If our software was an event, what would it look like?
The first thing that we learned: there are so many people who want to have this conversation. And not just people in newsrooms – we invited activists, commenters, community organizers, academics, technologists as well as engagement editors and journalists. We expected around 40 people to come. More than 120 people showed up on a cold Saturday in Boston to talk about comments and community.
We packed as much into the day as we packed people into space. We had two panels, twelve lightning talks, one paper prototyping session, plenty of breaks for conversation… and more than 50 people followed us to the bar to keep talking afterwards.
It felt like a lot. It also felt important, and in equal parts exhilarating and terrifying.
How we designed the community space
We started with a clear code of conduct. We announced it ahead of time, and encouraged others to help us improve it. There is always much debate on whether events need such codes, and our event was no exception. We enjoy the discussion, but to us it’s a non-negotiable part of a creating a respectful space. A code of conduct isn’t just words, it’s caring enough to plan and to frame the kinds of discussion you want, as well as reassuring people with an explanation of how you will ensure that it will happen.
We framed the space as we would an ideal online community.
Some of the features of productive online community spaces:
- respectful interactions among a diverse range of voices
- clear guidelines for conversation
- a communal acknowledgement and enforcement of what happens if rules are broken
- a consent model centered around the ability to set your own preferences for the sharing of your words and images
- highly visible participation by, and availability of, staff members
- a collective attempt to improve knowledge and understanding through respectful engagement
- information is easy to access and easy to share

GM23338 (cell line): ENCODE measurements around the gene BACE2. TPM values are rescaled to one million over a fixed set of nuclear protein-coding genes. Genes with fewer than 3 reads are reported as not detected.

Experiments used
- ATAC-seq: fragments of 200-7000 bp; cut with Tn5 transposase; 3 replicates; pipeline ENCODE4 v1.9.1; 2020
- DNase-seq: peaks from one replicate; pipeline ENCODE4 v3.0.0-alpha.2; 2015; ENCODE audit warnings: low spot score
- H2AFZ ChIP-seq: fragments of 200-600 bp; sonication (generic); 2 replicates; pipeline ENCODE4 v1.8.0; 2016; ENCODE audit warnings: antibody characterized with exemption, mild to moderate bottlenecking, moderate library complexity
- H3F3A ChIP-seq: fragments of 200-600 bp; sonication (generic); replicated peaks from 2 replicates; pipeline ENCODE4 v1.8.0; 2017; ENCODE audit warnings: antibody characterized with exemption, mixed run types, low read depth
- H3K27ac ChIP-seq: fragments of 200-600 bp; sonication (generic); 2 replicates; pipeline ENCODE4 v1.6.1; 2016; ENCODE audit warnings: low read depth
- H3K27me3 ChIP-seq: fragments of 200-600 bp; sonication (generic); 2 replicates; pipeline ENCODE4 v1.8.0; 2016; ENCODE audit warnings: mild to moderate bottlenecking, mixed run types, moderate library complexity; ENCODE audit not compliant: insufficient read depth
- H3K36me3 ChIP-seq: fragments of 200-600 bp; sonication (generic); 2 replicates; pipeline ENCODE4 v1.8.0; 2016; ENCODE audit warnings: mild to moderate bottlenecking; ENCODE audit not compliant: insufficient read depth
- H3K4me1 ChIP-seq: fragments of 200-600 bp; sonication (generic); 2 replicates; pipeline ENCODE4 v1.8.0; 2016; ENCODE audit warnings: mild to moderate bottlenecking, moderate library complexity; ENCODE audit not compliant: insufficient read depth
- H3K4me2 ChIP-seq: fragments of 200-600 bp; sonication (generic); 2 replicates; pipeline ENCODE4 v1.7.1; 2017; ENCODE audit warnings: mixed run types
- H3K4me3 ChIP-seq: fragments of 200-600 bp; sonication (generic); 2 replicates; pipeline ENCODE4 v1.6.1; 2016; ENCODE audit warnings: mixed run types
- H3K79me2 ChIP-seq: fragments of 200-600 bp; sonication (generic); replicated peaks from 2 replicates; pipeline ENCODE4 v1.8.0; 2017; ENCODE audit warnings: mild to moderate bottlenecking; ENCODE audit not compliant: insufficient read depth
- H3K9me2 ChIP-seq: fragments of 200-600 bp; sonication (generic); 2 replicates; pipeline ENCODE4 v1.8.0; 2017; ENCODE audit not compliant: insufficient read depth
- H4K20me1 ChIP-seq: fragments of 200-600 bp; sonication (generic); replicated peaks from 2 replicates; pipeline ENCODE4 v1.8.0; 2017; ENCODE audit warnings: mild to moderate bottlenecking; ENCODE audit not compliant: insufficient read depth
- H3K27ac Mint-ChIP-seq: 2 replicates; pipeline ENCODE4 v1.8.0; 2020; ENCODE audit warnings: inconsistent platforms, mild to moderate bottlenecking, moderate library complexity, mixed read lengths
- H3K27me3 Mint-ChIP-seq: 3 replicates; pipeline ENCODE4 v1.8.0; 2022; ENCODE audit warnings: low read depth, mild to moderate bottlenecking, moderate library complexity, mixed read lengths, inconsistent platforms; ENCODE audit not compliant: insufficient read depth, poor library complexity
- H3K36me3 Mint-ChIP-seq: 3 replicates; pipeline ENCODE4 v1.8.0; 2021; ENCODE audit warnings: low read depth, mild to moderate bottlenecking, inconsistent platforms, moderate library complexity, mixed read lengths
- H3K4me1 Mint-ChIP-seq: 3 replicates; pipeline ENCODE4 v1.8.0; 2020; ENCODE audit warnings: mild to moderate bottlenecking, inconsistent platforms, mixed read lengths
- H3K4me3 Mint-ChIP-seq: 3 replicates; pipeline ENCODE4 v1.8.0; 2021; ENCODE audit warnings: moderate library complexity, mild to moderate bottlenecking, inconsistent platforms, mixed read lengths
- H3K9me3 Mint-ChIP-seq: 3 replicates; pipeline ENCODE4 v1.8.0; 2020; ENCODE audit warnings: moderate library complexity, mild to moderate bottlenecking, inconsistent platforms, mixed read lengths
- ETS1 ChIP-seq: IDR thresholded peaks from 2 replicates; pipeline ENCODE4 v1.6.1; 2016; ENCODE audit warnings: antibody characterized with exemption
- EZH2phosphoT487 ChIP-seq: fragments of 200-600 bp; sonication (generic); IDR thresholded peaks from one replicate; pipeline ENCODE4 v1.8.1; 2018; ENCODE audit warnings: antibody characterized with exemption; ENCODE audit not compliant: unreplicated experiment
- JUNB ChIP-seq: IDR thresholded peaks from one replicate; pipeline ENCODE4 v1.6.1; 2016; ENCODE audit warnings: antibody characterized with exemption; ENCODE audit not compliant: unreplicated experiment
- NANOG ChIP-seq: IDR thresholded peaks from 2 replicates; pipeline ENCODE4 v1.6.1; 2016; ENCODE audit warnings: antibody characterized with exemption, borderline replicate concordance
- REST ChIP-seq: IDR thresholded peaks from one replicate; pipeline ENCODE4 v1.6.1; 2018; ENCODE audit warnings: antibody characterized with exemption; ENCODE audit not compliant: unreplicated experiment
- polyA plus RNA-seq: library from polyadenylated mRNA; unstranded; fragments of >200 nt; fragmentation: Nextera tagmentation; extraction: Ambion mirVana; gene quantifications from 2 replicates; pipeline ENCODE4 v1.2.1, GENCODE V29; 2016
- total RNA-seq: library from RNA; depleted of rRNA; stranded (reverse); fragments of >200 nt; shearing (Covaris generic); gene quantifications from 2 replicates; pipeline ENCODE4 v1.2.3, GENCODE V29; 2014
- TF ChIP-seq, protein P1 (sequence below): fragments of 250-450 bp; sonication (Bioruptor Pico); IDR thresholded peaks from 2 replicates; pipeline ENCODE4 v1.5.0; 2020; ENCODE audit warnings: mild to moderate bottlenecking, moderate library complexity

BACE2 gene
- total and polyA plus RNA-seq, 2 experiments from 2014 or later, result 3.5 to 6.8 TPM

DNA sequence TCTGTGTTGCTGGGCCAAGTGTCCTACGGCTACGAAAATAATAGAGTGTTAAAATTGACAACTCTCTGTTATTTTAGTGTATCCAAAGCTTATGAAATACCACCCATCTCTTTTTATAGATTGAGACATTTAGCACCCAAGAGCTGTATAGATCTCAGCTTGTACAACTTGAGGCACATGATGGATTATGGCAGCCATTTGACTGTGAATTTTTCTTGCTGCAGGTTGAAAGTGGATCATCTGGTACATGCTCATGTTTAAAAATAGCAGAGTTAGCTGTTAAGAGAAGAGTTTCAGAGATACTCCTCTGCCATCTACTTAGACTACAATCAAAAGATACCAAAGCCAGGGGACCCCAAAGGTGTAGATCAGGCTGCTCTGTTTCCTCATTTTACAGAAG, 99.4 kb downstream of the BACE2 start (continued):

What we learned
So many things. If you want a comprehensive run down of the day, check out Adrienne Debigare’s Storify of the event.
Our lightning talk speakers covered new tools, including SMS tool GroundSource, Civil Comments and open source annotation tool Hypothes.is. Academic researchers presented some of their work, including J.Nathan Matias’ formula that showed how much work time is lost to “mansplaining”. Bianca Laureno walked us through how Latinegr@s took the difficult steps of making someone accountable for actions that negatively impacted the group.
Our panels focused on tangible ways to combat harassment and build community around journalism. On our first panel, Whitney Phillips challenged us to “find a more robust understanding of free speech […] Communities that are inhospitable actually limit free speech.” She even persuaded a self-identified “robust” commenter from the Boston Globe to rethink his approach.
The second panel built on that, looking at how to scale these ideas inside a newsroom. Monica Guzman observed that “people get burned out by the experience” and places have to “be held accountable for their culture and values.” How do we give readers the protections they need in order to responsibly make them part of our journalism?
Finally, we used a paper-prototyping exercise to get participants focused on real people’s needs. Rather than imagining pretend people on the other sides of a screen, we asked them to interview, share, and design with each other. From sexual health education apps, to mentoring services, to celebrity-backed issue platforms, teams designed for things they needed to exist in the world.
Learn more about the event
Greg kept comprehensive notes during the event.
Anika Gupta, who initially approached us about the event, has written about her experience on Medium. Also on Medium: Civil Comments wrote up how it was for them, and Emily McManus shared her notes from the day.
Adrienne Debigare storified the event’s tweets.
We wanted to do this right and we saw moments of amazing: the former head of Metafilter’s community throwing up her hands in victory every time someone mentioned the site as a great example to follow; committed commenting duelists hugging it out when they met for the first time; hearing a community activist say that she’d never realized that newsrooms even cared about the bad comments on their site; seeing people gather around the gentle moderation of a crying baby. It was a truly special day.
We’re still figuring that out. Before ‘Beyond Comments’, we gathered together students from several of Boston’s colleges to prototype new ways to engage and discuss stories that matter – we’ll be doing more of that in the future.
We’re still building our software, of course, and we want to open up more conversations between groups who aren’t usually in the same space. We want to drill deeper into some of the issues that were raised at the event. We want to see if we can actually solve some problems during an event, not just prototype how we might.
We’ll keep on building in the open on GitHub,, talking on our Community board, and modeling the same kinds of interactions in the real world through various different methods, with a diverse range of people, in numerous locations around the country.
What would you like us to do next? Let us know on our community board.
Huge thanks to Matt Carroll, Anika Gupta, Erik Westra, Sam Ford, our amazing volunteers, and everyone who helped make Beyond Comments such a success.